Time to rock the rocksteady once more and not before time either since Pama International’s latest LP Love & Austerity has been out a month already. Mind you, it’s not like the band themselves don’t know a thing or two about tardiness since this LP – their tenth – is their first in seven years. But what can we expect of these former BBC Radio 6 Rebel playlist winners who in 2006 became the first new signings to Trojan Records in thirty years?
Well, production remains in the more-than-capable hands of PI founder-member, organ player and songwriter Sean Flowerdew and guitarist Lenny Bignell though crucially the line-up has changed since vocals are now the province of Mad Professor and Zion Train collaborator Jewels Vass along with Anna Uhuru of Abstract Orchestra. The effect on the band’s sound is clear from the start as the album opens with a sureshot cover of Martha & The Vandellas’ Heatwave which does a pretty good job of sounding as if The Supremes had knocked out a rocksteady version of the song for jollies while Berry Gordy was out of the studio and before they did the cover they actually released. It’s not the only cover featured though. John Holt’s Man Next Door gets the scorching early reggae treatment and there’s also a sweet rocksteady take on John Loudermilk’s early 60s ballad Then You Can Tell Me Goodbye. Which is interestingly ironic because the album also features an original ballad without an offbeat rhythm, I Cried Till I Stopped, performed in the musical style of Loudermilk’s early 60s ballads. Another original, Austerity Skank, nods to The Specials’ Ghost Town not just with its similar theme but also the sparse, moody sound and even some ghostly ‘oohhhs.’ Also included are the Mittoo-ish instro Gasoline (not an Audioslave cover) also available in ‘duboline’ version and discomix versions of Heatwave, Man Next Door and Austerity Skank. Plenty of love then and damn if it ain’t needed to get you through the man’s never-ending austerity.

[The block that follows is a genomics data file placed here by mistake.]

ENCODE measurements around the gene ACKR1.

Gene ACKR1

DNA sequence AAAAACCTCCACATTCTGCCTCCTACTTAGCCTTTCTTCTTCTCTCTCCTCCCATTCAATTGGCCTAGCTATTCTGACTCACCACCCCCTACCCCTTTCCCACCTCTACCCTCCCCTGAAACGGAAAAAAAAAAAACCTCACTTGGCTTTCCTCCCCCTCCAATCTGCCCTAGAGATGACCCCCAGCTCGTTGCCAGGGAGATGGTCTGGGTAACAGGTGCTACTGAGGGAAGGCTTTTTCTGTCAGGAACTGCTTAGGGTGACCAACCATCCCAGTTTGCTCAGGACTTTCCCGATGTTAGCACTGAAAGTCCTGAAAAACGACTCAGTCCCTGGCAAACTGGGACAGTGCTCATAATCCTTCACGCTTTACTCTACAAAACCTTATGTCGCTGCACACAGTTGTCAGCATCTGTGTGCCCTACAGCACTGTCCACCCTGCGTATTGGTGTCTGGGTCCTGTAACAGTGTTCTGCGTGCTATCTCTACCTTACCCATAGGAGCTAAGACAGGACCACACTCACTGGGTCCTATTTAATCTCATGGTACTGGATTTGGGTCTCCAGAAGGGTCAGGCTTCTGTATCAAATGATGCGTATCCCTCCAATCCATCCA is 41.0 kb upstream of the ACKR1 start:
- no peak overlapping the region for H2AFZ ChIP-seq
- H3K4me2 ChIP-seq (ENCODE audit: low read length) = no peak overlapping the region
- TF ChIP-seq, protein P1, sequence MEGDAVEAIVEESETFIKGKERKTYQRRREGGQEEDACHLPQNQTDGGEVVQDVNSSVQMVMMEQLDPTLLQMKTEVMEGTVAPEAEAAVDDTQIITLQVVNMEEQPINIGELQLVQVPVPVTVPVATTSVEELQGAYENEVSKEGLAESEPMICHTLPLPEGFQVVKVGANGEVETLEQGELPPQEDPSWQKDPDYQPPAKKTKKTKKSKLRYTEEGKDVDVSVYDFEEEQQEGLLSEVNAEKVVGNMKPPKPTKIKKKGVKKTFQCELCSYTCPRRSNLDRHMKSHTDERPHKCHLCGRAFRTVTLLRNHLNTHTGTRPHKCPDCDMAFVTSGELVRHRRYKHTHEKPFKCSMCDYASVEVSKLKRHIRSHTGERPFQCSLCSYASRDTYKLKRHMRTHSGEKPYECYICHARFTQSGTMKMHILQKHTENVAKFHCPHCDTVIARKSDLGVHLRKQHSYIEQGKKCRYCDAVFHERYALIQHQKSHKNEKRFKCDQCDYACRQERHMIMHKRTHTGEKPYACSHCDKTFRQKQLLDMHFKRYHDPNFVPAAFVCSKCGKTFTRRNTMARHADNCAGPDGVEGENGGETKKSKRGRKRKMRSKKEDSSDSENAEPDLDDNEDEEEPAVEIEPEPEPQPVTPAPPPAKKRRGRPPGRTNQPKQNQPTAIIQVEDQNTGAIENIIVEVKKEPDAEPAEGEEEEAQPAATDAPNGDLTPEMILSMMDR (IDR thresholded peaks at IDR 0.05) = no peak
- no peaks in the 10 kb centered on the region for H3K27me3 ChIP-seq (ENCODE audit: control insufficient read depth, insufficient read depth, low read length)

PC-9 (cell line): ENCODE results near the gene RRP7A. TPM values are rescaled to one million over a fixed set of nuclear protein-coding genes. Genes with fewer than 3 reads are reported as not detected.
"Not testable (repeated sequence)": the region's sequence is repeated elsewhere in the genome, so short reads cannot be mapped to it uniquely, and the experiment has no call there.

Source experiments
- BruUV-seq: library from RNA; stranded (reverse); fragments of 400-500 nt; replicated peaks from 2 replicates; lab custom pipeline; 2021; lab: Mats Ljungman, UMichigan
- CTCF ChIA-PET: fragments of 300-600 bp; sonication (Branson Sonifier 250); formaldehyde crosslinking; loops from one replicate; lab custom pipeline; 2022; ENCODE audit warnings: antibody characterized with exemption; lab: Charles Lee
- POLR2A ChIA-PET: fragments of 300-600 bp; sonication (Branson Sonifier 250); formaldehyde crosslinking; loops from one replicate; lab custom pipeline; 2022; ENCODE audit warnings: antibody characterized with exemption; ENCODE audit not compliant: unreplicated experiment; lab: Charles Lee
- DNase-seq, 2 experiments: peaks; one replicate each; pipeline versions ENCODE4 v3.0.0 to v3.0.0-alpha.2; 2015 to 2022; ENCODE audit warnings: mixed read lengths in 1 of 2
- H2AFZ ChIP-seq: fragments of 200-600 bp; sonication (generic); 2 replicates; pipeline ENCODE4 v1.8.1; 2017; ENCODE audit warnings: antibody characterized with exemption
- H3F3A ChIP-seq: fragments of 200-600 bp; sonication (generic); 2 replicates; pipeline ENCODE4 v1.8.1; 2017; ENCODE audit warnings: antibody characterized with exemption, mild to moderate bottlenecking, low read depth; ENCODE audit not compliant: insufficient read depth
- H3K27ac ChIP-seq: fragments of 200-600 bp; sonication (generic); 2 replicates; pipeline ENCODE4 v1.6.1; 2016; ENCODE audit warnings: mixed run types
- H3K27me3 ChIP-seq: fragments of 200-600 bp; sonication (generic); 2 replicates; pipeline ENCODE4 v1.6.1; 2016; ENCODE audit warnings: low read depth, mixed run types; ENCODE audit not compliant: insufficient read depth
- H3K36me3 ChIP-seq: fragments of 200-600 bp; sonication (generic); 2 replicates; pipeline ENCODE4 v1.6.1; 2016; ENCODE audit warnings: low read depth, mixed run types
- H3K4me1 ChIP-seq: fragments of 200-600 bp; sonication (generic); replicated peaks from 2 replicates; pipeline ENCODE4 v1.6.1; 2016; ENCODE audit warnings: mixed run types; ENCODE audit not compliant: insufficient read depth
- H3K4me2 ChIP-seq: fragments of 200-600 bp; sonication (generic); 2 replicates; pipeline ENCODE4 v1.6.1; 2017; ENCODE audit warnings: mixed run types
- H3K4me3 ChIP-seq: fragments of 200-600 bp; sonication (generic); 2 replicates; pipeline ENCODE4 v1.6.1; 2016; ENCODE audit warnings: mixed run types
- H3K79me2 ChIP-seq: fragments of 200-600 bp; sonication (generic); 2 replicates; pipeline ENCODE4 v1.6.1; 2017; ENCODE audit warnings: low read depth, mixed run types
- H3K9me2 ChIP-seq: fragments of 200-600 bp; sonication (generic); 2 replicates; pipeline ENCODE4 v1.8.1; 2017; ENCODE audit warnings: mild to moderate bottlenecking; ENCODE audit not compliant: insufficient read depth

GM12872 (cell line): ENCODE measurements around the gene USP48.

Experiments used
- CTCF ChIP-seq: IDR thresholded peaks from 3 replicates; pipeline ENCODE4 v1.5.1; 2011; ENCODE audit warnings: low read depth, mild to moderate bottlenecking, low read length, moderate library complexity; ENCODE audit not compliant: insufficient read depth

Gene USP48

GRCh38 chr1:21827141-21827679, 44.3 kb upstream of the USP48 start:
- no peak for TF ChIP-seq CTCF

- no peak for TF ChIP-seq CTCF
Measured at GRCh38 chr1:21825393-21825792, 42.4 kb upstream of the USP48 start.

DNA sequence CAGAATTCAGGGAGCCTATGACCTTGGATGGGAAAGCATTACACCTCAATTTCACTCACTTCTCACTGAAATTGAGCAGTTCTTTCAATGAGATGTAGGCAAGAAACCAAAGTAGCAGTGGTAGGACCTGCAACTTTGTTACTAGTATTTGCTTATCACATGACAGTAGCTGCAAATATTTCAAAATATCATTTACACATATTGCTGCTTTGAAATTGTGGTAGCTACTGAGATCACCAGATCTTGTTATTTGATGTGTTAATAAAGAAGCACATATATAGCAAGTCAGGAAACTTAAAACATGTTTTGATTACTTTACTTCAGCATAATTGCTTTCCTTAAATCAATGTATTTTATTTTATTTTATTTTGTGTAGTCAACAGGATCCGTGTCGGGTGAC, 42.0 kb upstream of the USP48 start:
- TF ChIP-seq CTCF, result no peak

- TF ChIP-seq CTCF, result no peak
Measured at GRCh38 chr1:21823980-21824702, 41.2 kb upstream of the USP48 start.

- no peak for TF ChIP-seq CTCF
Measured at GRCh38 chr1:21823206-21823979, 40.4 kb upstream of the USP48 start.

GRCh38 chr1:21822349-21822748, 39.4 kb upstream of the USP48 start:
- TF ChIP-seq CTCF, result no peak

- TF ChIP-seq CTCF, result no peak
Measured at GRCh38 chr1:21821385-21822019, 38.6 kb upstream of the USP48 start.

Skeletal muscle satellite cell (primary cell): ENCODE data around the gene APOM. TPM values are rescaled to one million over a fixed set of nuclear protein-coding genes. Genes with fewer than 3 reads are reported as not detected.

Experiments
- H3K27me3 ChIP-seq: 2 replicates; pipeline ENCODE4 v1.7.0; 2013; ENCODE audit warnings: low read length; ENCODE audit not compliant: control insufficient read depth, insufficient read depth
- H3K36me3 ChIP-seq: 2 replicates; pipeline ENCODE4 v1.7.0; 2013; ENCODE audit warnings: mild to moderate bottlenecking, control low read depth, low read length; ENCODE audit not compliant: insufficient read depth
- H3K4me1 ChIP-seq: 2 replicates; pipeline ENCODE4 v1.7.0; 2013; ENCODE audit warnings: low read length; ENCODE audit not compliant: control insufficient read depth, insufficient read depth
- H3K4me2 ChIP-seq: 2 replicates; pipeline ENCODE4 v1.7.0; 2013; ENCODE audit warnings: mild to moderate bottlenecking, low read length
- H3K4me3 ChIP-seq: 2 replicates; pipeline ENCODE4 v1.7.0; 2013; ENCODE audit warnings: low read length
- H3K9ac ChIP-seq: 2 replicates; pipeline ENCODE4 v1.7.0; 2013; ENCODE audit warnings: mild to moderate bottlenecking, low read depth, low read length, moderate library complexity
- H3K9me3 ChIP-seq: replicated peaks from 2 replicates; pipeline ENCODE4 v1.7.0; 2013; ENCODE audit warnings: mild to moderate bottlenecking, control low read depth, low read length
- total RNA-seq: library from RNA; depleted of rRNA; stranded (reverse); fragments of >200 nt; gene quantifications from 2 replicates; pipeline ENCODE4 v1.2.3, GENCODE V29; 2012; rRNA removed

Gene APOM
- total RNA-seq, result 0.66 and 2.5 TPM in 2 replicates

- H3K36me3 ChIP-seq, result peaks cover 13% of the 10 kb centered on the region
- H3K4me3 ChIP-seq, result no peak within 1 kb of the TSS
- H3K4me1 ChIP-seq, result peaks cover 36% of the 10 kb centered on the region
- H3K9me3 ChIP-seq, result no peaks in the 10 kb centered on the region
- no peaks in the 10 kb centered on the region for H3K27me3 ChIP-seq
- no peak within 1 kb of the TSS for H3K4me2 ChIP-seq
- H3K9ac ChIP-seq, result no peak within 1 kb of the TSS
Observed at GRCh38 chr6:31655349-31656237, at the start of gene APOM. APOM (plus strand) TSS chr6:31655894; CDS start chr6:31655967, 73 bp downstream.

(Out now on Happy People Records)